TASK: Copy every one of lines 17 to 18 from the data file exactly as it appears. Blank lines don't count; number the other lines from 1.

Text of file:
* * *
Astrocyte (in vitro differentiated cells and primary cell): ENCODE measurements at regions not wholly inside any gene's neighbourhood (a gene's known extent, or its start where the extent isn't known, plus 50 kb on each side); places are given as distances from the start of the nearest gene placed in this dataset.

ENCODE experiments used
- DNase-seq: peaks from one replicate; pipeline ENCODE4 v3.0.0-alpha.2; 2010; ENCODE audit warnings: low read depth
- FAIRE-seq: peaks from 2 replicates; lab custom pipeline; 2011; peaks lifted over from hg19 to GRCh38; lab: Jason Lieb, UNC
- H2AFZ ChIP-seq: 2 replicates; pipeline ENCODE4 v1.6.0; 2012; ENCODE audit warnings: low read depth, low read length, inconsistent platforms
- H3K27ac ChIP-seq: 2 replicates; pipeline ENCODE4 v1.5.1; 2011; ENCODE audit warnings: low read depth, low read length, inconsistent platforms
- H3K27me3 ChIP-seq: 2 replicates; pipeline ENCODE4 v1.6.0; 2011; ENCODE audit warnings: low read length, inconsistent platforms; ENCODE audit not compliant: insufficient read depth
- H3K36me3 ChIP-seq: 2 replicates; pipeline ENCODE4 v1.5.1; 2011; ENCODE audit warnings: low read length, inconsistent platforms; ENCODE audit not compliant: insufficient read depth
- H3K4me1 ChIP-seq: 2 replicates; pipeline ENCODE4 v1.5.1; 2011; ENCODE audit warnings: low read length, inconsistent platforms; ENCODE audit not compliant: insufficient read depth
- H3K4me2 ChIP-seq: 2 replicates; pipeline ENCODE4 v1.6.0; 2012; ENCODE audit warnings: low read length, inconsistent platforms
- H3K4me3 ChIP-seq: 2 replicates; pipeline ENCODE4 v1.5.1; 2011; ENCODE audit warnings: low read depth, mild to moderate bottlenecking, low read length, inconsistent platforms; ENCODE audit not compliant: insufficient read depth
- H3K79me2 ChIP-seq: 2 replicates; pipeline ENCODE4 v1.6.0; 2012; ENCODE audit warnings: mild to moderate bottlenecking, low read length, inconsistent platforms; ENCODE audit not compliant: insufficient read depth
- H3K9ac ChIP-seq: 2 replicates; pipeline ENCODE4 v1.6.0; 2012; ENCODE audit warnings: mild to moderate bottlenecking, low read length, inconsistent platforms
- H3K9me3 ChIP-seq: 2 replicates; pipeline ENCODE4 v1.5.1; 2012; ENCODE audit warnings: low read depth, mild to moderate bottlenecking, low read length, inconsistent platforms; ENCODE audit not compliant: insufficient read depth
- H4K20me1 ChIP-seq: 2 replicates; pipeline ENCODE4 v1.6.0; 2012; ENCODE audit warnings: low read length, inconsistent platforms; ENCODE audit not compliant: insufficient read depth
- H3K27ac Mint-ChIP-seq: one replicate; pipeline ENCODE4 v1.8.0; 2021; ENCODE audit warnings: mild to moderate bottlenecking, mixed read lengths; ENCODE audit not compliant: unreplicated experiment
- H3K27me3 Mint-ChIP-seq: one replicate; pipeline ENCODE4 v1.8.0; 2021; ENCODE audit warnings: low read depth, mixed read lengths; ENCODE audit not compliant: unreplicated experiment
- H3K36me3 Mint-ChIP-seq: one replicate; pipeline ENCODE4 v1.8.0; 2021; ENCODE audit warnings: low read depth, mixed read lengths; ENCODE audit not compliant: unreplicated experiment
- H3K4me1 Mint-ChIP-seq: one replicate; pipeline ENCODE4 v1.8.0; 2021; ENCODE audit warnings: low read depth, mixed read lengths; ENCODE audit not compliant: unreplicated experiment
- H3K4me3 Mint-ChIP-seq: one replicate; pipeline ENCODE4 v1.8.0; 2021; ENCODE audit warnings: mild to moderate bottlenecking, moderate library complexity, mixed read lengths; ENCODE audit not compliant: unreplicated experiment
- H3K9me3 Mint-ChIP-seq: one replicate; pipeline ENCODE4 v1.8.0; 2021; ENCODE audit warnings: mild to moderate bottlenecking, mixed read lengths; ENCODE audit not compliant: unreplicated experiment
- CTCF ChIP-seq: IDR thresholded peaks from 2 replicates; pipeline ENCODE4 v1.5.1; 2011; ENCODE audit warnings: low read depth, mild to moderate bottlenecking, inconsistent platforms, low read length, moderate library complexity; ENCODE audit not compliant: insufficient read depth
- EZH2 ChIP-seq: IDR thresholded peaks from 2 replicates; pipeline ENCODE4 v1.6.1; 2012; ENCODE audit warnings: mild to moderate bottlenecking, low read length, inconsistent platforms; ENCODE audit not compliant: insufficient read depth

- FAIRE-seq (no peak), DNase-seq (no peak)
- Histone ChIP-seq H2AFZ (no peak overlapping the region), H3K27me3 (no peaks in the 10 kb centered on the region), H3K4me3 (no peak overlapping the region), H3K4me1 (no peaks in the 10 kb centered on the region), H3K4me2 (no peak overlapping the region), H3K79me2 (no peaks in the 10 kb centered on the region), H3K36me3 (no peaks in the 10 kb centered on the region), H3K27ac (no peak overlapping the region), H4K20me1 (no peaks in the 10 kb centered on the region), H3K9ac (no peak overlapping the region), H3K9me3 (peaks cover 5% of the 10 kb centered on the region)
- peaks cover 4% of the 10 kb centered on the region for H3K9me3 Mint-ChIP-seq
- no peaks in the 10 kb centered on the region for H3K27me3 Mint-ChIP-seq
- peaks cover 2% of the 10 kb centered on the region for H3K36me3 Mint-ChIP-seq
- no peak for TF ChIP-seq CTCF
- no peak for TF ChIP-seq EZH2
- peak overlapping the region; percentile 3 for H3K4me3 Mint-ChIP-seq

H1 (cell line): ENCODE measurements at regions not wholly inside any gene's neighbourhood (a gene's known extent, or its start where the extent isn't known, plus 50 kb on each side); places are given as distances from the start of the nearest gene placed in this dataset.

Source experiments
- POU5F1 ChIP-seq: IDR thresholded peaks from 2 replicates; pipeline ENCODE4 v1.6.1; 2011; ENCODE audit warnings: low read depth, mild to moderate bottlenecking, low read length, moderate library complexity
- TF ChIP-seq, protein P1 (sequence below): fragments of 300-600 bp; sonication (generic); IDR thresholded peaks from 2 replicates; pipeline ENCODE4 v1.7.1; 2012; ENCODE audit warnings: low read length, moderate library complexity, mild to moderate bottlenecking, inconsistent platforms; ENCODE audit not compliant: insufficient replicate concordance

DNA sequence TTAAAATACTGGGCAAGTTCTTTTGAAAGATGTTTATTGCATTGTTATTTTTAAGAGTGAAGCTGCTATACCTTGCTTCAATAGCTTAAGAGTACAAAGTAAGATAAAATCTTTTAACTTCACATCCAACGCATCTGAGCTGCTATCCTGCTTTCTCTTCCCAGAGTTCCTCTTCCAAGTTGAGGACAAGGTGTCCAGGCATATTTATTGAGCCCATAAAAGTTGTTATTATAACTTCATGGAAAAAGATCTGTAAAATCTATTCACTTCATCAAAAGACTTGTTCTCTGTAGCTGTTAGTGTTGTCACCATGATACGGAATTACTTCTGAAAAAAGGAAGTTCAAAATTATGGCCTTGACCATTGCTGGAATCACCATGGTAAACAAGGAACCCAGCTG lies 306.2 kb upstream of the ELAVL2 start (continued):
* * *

- H3K27me3 Mint-ChIP-seq: one replicate; pipeline ENCODE4 v1.8.0; 2021; ENCODE audit warnings: low read depth, mixed read lengths; ENCODE audit not compliant: unreplicated experiment
- H3K36me3 Mint-ChIP-seq: one replicate; pipeline ENCODE4 v1.8.0; 2021; ENCODE audit warnings: low read depth, mixed read lengths; ENCODE audit not compliant: unreplicated experiment